This Happened

A woman in her forties framed by the doorway
between the kitchen and the garage wearing a rose negligee,
a fleece jacket, and split ends; she holds her purse open,
one fist tight around a set of keys. She spent all morning
searching, digging in couch folds, sweeping the counters,
smoothing the furrow between her brow.

Her husband lies beneath the belly of their SUV,
denim legs and navy slippers sprawled under the rear
fender, muttering, clanging tools against hard concrete
like sounding a bell. How long did she stand there, backlit
by their Tiffany pear lamp, waiting? When she opened the driver’s door
and crawled inside, she couldn’t see the dark rinse jeans and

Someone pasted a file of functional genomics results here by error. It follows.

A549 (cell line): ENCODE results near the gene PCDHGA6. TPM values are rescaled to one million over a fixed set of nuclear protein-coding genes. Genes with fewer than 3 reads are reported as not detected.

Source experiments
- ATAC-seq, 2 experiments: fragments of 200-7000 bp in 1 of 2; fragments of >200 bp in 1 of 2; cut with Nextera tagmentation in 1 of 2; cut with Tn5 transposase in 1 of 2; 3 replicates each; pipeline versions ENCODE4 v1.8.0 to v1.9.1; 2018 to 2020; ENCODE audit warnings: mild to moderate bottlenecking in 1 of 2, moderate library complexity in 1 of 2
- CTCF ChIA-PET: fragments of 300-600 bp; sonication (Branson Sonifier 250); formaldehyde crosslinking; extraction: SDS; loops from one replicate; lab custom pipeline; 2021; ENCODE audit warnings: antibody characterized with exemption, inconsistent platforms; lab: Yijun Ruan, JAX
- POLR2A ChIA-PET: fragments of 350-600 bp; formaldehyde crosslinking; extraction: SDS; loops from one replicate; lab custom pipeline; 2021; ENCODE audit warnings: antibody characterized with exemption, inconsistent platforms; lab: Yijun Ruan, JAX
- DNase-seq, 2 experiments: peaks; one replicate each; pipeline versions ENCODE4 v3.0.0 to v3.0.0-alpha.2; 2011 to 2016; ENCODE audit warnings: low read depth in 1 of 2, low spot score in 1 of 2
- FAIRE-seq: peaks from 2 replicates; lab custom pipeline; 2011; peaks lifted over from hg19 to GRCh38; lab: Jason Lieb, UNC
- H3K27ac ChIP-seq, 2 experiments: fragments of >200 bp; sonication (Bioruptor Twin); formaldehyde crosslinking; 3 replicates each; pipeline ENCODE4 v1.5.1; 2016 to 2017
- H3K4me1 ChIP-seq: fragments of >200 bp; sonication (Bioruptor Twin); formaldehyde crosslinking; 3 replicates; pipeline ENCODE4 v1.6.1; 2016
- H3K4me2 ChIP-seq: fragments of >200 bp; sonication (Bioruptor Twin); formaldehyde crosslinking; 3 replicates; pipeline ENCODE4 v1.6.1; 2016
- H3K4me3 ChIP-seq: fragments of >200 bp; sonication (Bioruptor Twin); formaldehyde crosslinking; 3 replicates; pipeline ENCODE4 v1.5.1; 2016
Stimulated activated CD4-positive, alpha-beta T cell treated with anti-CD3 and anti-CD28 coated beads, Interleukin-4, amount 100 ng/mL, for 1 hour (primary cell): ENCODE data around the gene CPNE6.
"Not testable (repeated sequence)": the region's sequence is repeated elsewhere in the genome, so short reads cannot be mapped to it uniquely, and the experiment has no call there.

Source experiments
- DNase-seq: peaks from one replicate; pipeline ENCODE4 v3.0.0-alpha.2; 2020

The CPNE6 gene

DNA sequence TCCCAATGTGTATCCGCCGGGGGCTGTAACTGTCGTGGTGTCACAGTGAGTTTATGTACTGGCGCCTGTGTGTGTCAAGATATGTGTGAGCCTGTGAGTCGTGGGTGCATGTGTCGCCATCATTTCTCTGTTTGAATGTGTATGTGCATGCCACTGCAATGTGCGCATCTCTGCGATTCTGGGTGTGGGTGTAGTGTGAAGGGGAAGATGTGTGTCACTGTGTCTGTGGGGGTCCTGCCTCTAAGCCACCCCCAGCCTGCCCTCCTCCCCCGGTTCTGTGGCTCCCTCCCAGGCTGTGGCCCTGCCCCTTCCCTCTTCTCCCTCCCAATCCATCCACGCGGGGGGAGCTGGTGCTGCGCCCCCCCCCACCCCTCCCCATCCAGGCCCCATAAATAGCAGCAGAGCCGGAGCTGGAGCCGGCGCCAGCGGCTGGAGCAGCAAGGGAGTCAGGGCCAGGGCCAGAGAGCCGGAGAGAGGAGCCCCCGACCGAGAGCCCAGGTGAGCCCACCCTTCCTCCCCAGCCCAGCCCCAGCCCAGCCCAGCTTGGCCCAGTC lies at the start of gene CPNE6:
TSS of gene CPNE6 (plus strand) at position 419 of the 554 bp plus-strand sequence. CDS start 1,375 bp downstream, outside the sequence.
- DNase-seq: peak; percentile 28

yellow laces, couldn’t see her husband there, but knew.

When she started the car, what did he think?
Did his lips tremble when the brake lights blinked off
their beady red glare? In Marlton, New Jersey, a woman
ran over her husband — twice. In a brick townhouse
across the street, a girl pulled back the curtains
to sirens and stains down the driveway, a starched

blue uniform slapping handcuffs across thin wrists,
and she witnessed in the woman falling to her knees
the heavy sadness of spending days submerged, finding
nothing, hard-plucked and cut-dried, those women
whose sadness could break the backs of men.

Rachel Lake

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